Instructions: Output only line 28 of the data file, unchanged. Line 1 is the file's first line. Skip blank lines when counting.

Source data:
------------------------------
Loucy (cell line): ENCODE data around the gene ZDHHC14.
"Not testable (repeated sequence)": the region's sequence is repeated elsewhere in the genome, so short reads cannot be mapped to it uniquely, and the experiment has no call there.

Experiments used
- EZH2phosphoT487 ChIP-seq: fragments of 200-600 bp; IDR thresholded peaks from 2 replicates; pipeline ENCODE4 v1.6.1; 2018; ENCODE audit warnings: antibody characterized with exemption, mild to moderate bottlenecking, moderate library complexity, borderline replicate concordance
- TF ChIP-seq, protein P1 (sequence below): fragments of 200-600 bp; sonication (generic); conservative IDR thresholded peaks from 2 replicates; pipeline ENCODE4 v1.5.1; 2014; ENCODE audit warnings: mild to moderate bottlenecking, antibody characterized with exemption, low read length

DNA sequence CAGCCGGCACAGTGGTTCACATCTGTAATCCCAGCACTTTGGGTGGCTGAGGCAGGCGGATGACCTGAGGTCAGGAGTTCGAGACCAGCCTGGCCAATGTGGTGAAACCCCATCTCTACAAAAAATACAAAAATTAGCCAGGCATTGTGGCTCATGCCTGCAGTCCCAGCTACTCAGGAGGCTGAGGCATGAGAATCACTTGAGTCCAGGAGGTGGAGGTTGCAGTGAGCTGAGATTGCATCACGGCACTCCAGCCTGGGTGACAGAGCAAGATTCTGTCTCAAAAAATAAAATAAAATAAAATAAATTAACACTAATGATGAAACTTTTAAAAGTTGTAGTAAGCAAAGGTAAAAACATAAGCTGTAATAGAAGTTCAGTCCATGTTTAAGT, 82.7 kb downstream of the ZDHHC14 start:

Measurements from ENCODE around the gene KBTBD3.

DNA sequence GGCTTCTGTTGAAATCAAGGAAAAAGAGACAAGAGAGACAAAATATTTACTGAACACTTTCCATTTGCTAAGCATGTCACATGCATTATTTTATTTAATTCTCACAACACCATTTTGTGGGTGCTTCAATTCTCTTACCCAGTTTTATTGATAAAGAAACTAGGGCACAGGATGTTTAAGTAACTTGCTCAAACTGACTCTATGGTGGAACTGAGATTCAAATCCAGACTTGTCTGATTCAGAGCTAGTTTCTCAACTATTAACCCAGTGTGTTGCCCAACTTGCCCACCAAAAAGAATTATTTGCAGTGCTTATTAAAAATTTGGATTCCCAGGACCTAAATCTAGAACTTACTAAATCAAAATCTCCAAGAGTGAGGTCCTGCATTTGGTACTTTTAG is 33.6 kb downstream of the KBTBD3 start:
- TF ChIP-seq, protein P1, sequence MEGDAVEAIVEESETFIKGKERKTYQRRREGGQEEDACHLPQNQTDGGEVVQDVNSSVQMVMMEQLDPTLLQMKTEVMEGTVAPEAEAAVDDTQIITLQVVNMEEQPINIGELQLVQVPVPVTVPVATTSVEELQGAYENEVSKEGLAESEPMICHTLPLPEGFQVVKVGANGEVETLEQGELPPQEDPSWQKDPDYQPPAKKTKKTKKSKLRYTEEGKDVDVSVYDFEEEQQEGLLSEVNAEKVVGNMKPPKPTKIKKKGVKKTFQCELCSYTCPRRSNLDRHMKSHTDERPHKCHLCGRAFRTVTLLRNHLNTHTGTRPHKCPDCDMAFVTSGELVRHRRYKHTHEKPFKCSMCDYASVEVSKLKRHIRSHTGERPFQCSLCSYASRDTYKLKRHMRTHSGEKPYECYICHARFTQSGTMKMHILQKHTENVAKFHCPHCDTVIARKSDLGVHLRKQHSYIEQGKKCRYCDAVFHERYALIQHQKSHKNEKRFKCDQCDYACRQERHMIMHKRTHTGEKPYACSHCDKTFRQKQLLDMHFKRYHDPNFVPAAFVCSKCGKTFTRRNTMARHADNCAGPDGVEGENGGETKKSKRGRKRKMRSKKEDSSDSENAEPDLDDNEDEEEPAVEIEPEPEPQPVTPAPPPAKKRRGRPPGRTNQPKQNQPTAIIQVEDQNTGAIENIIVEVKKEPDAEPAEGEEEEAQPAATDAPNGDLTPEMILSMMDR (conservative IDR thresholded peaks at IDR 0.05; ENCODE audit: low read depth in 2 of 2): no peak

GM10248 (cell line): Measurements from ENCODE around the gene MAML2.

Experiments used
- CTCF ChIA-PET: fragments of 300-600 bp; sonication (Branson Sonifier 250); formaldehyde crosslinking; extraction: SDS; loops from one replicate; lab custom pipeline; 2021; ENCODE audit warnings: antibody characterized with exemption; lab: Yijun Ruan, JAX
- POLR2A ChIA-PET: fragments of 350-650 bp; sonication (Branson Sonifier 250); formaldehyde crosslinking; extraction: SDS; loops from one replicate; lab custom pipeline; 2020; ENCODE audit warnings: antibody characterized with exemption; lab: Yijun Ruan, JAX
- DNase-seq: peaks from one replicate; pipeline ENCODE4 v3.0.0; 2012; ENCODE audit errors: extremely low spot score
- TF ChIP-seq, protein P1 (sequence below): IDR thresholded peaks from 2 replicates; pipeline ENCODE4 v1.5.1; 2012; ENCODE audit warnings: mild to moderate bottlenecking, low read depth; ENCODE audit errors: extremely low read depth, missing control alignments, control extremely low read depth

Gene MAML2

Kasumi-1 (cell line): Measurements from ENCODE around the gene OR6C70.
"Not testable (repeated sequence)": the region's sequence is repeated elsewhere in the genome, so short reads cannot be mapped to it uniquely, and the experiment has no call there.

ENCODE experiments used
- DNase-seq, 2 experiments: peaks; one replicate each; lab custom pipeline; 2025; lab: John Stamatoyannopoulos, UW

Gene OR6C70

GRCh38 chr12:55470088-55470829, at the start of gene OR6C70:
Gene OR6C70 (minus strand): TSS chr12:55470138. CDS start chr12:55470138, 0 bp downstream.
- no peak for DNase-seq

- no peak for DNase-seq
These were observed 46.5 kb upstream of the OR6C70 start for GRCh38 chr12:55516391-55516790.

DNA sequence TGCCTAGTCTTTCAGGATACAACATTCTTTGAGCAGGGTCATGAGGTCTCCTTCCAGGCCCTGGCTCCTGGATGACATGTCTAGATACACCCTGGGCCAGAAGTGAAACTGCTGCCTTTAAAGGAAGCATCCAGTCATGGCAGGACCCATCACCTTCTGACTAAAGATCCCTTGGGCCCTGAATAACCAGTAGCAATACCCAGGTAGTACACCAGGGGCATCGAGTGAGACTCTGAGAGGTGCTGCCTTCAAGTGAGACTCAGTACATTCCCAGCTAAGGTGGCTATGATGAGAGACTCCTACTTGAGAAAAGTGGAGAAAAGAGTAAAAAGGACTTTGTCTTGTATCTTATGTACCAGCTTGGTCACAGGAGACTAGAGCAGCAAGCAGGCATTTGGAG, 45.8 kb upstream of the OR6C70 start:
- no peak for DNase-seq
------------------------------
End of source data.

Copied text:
- no peak for DNase-seq